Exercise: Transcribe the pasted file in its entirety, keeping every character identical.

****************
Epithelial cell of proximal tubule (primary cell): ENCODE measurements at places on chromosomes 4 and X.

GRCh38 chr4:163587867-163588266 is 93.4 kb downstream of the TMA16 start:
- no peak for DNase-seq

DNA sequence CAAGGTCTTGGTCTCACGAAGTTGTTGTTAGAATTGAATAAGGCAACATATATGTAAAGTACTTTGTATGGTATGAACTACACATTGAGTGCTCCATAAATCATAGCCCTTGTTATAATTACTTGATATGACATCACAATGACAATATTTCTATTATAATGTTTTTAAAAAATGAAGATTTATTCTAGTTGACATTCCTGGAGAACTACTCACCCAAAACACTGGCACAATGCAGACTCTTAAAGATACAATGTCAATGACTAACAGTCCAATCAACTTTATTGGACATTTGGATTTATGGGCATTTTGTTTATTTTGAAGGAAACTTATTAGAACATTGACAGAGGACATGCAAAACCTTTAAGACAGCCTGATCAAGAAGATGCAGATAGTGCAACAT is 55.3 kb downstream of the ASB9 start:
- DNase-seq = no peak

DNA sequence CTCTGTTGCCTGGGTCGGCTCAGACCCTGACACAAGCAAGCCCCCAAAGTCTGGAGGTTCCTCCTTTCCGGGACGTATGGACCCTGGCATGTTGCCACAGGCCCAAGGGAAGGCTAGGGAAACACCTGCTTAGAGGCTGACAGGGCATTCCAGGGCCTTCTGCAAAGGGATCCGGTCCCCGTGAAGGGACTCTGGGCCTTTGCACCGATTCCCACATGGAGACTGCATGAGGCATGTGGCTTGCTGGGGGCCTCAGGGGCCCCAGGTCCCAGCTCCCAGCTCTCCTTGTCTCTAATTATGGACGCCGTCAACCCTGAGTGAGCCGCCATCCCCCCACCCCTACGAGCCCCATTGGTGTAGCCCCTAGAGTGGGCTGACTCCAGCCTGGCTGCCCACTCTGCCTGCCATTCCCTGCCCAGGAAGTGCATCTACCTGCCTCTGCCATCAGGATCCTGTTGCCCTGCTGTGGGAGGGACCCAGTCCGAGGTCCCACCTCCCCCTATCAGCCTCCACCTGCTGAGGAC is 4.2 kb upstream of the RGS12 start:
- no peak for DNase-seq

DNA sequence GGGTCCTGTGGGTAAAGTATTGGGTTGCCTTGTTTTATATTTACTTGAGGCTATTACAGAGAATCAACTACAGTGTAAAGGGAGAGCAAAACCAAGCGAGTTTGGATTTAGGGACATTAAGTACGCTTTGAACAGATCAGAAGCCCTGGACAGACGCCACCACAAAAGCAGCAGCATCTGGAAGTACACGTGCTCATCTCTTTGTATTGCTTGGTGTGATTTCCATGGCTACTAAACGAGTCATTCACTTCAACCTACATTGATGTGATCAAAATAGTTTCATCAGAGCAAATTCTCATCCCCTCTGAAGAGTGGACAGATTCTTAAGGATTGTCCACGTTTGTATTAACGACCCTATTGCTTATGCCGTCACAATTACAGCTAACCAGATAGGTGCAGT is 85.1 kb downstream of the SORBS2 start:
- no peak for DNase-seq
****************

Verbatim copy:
Epithelial cell of proximal tubule (primary cell): ENCODE measurements at places on chromosomes 4 and X.

GRCh38 chr4:163587867-163588266 is 93.4 kb downstream of the TMA16 start:
- no peak for DNase-seq

DNA sequence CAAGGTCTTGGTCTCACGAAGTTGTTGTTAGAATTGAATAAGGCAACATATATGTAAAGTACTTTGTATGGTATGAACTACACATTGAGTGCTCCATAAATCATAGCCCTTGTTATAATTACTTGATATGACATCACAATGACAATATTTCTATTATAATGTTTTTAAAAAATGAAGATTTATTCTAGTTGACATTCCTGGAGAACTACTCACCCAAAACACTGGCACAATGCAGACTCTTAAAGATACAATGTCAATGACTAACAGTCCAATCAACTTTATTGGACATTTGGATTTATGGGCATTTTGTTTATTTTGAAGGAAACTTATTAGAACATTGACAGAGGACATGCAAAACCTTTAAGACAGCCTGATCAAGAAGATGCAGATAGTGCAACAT is 55.3 kb downstream of the ASB9 start:
- DNase-seq = no peak

DNA sequence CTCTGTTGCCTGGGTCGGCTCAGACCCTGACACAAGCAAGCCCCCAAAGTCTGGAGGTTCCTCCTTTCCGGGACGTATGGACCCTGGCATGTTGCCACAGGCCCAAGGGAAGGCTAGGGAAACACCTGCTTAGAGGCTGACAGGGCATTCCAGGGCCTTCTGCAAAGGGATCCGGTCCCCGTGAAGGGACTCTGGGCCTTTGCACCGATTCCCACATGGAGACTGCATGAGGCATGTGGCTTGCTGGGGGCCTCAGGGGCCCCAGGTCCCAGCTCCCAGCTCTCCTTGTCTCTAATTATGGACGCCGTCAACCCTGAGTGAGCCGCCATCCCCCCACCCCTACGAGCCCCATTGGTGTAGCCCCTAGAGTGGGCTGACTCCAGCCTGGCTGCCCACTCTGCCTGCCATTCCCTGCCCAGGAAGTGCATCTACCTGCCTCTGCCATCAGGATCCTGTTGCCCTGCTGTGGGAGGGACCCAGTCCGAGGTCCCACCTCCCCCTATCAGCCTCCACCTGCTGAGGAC is 4.2 kb upstream of the RGS12 start:
- no peak for DNase-seq

DNA sequence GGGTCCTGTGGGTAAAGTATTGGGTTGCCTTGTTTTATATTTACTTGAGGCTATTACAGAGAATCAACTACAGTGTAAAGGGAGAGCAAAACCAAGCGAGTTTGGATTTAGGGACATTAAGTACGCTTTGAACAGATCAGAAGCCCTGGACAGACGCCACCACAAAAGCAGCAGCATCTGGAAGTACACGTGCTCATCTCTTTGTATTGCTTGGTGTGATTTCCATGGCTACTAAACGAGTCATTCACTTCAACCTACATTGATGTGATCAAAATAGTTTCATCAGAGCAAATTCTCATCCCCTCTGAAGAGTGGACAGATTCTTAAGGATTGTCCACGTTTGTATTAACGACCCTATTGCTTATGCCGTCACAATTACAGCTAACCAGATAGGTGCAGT is 85.1 kb downstream of the SORBS2 start:
- no peak for DNase-seq